I was right where I wanted to be on a cold but clear January day: a good trail, bathed in the bright sunshine and encircled by mountains.
As I drew closer to the old mining buildings and ruins of Independence Mine, I tried to imagine what it felt like for miner Robert L. Hatcher to explore here more than 100 years ago – and in 1906 to make the Willow Creek Mining District’s first hard rock gold strike.
If he were alive today, what would he think about the thousands of recreationists who flock to Hatcher Pass, his namesake, to ski, snowboard, hike, mountain climb, parasail, run snow machines, camp and simply sight-see?
My father, who tried his hand at gold prospecting near Seward in the late 1940s, often mentioned “Bob” Hatcher as Alaska’s ultimate authority in hard rock (lode) mining. Expanding from the Talkeetna Mountains to the Kenai Peninsula in the 1930s, Hatcher was one of the most prominent figures in Alaska’s mining history. He died in 1950 in the Seward Hospital at age 83 following what was believed complications from a stroke.
Ditching the skis
On the uphill slog in Independence Bowl, I hiked on a packed trail that was bordered by a skate-skiing track on one one side and a bomb-proof classic ski trail on the other. The groomed trail is part of a loop system that extends for several miles around hilly Independence Bowl.
I ditched my skis and opted to hike because I could see that the return downhill run would be too fast for this semi-skilled cross country skier. And with joint replacement surgery only weeks away, I didn’t want to risk messing up my knee any more than it was.
It was the first time I’d been back to Hatcher Pass in about 17 years, and I was immediately struck by how much I’d missed the Talkeetna Mountains, save for a couple of recent climbs up Matanuska Peak and annual sojourns up Gunsight Mountain.
Back in the late 1990s I hiked the Reed Lakes trail via Archangel Valley – all the way past the Fern Mine up to the Lane Hut, which I hear is in very poor shape today, or as one visitor described: “In need of some love.”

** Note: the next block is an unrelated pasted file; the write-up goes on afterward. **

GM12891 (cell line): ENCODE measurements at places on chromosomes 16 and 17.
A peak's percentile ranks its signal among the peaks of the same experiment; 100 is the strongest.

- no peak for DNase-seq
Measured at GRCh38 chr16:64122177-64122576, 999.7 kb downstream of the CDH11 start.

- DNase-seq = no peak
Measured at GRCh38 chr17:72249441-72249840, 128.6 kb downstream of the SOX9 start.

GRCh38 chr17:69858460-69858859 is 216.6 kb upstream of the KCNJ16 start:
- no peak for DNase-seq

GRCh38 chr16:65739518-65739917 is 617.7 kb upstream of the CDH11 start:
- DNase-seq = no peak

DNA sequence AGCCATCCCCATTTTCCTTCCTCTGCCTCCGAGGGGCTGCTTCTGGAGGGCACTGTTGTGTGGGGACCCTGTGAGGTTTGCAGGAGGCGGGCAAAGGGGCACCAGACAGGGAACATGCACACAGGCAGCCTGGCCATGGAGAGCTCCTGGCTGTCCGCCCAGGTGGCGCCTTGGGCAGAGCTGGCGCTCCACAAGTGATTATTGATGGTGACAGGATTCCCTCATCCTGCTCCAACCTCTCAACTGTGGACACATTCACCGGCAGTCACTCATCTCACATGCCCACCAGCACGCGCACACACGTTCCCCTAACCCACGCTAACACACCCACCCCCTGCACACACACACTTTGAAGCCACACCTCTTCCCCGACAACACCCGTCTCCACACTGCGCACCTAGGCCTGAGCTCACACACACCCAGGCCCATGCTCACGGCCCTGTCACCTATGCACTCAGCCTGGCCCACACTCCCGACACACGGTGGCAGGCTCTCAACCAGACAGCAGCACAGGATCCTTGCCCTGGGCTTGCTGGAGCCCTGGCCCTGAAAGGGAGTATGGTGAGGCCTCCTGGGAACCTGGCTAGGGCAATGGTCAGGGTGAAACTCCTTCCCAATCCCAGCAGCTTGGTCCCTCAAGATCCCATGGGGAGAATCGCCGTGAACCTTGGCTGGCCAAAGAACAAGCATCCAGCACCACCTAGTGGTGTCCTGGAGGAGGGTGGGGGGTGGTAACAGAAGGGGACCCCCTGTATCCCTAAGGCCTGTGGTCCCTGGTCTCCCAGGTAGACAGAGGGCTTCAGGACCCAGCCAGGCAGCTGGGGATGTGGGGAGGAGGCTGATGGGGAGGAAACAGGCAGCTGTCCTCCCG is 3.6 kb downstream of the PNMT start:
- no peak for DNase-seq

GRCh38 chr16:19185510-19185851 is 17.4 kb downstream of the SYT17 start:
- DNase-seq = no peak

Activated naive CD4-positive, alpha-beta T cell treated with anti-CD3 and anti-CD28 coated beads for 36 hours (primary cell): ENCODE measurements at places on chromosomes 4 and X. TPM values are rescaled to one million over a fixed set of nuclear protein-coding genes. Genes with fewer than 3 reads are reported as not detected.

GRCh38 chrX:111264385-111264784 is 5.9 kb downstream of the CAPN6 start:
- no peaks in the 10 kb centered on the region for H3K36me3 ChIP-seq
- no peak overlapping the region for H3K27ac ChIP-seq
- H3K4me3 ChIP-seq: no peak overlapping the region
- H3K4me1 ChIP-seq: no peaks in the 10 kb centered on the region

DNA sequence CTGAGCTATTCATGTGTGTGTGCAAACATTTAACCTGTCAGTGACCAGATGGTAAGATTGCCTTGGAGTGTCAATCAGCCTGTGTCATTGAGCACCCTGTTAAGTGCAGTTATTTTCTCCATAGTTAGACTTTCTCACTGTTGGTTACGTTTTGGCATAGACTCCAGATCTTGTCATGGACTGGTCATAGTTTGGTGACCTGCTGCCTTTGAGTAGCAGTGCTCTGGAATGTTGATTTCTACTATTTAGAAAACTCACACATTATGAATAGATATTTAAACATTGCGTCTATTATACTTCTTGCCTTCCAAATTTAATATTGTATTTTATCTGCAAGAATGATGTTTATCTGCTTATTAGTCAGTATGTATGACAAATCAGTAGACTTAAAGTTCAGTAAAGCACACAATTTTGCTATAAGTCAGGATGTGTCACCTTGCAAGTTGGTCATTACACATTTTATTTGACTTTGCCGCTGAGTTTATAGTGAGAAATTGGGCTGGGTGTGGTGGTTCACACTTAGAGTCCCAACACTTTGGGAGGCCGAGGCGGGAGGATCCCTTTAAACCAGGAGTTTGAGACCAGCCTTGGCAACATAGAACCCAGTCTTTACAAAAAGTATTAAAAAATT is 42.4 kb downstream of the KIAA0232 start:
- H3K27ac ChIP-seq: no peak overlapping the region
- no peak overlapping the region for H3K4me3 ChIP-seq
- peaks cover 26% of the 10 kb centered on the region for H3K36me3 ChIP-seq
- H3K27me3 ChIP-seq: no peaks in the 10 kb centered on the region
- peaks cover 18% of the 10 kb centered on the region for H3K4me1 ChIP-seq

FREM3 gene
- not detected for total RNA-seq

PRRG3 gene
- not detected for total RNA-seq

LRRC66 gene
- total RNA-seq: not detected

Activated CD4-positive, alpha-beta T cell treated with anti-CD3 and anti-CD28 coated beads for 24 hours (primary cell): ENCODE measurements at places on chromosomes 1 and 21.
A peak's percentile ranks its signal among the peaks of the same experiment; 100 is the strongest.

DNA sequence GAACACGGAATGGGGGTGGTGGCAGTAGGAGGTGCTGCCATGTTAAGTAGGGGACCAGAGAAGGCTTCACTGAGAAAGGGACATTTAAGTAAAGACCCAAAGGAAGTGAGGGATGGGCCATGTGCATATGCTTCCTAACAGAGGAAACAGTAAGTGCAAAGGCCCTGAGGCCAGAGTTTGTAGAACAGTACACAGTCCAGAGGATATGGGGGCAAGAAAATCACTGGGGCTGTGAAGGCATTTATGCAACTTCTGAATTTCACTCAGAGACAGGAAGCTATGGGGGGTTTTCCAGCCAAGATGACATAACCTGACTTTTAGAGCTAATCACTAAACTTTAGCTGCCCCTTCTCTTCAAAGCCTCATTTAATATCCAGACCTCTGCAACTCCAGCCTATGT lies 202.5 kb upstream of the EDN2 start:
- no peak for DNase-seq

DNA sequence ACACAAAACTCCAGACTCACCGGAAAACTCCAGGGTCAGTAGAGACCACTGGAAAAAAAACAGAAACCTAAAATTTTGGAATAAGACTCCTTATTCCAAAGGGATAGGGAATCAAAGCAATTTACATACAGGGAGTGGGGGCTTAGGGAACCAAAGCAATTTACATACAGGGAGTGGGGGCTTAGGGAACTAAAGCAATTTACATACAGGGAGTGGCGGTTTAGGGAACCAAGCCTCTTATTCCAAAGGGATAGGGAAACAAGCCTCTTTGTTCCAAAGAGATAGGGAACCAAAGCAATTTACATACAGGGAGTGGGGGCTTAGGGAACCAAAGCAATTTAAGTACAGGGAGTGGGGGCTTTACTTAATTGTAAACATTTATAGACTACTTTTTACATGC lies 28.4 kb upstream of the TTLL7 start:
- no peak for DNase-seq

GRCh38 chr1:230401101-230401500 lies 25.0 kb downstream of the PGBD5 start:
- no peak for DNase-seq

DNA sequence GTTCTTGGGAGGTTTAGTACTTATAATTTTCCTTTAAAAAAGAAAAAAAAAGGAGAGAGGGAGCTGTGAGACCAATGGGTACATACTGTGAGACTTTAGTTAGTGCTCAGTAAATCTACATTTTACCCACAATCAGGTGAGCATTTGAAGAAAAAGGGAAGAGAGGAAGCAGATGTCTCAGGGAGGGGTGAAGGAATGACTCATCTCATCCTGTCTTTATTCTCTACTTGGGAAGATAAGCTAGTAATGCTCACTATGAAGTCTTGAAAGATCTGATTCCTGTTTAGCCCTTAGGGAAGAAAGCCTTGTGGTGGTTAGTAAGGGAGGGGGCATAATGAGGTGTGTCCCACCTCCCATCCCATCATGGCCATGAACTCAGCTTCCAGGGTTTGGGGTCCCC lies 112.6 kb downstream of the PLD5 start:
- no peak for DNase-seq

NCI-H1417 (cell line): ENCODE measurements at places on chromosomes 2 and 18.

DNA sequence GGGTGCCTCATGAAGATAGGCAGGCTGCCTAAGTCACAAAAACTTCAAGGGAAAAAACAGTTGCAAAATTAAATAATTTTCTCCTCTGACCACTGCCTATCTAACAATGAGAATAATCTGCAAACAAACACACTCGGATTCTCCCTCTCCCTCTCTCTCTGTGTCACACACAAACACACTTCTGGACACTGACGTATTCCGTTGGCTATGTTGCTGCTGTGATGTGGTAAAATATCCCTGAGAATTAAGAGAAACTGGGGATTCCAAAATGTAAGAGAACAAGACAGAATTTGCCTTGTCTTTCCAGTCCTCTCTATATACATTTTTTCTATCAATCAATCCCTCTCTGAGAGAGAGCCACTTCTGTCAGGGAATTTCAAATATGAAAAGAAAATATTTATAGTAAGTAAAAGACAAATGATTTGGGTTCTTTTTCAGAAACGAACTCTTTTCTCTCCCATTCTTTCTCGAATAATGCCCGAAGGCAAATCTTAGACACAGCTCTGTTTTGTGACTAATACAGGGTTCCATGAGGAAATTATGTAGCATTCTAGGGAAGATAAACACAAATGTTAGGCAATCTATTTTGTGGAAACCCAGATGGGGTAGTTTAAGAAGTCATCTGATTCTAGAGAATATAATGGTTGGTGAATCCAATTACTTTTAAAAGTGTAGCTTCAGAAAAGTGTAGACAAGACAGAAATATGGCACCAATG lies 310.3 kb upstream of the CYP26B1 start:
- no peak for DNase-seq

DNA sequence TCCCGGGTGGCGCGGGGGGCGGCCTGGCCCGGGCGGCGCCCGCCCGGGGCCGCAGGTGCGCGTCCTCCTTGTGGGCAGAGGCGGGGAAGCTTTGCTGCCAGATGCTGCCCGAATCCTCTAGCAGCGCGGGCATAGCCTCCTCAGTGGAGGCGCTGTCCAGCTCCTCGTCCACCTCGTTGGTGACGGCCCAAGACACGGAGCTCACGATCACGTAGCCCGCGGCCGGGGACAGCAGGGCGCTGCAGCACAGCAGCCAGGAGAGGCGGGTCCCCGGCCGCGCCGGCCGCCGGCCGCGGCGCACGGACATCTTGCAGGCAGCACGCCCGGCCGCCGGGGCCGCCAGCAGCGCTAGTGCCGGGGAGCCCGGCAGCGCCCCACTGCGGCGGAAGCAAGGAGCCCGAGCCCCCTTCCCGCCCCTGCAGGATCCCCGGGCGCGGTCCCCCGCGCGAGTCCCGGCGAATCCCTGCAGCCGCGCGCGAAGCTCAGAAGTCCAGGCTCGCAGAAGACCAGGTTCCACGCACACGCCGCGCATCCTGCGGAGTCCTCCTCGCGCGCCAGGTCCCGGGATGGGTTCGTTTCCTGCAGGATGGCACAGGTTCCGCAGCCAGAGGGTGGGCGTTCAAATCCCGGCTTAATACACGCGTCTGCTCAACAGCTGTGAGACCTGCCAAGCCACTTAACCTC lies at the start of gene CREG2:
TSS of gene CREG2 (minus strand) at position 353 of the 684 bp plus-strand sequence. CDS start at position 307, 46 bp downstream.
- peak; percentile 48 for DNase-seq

On a couple of occasions, we hiked past Upper Reed Lake, over the ridge to the Bomber Glacier where there is wreckage of a B-29 bomber that crashed in 1957, killing six of the 10 Air Force crewmen.
With the help of John Cloe, a military historian who recently passed away, I wrote a history of the bomber several years ago that can be found online at //chugachpics.tripod.com/Bomber.html
On an extended hike (about 25 miles) in the same area, a friend and I hiked to Upper Reed Lake, climbed over the ridge to the Bomber Glacier and travelled down the Bomber Glacier to the Mountaineering Club of Alaska’s Bomber Hut, where we overnighted. The next day we climbed up Penny Royale Glacier, popped over a rocky pass, or what is called “Backdoor Gap,” and then down to the Mint Hut, one of the nicer and more popular huts. From there it was another nine miles on the Gold Mint trail down to the Mother Lode Lodge, which in 2015 was destroyed by fire.
Many of these memories came flooding back to me as I stopped for lunch and enjoyed the day’s last rays of sunlight. On the drive down from the pass I noticed that most of the cars were parked at the Archangel Valley trailhead.
We’re abound with outdoor recreational opportunities near Eagle River and Chugiak, but it’s really worthwhile sometimes to range a bit farther to a place like Hatcher Pass, which generally receives snow early and keeps it later than many other areas. In the Lane Hut log book, for example, I read a report from a guy who skied every month of one year on the Hatcher Pass glaciers.
Much of the area in Hatcher Pass is in steep terrain and there are times when avalanche danger is high. The State Department of Natural Resources has a website that describes snow and avalanche conditions in this and other popular areas: //dnr.alaska.gov/parks/asp/curevnts.htm
In summer, guided tours of the mining buildings and ruins are available at Independence Mine State Historical Park. The drive up to Summit Lake and perhaps all the way (22 miles) to the Willow side are rewarding experiences in themselves. The road generally opens after July 4.
If you journey to Hatcher Pass, summer or winter, you might feel its magical pull. It has some kind of power that draws you in and beckons you upward. Perhaps miner Robert B. Hatcher felt it more than a century ago when he first probed the area.
Editor’s Note: Frank E. Baker is an Echo News team member, an avid outdoorsman and a freelance writer who lives in Eagle River with his wife, Becky, a retired school teacher.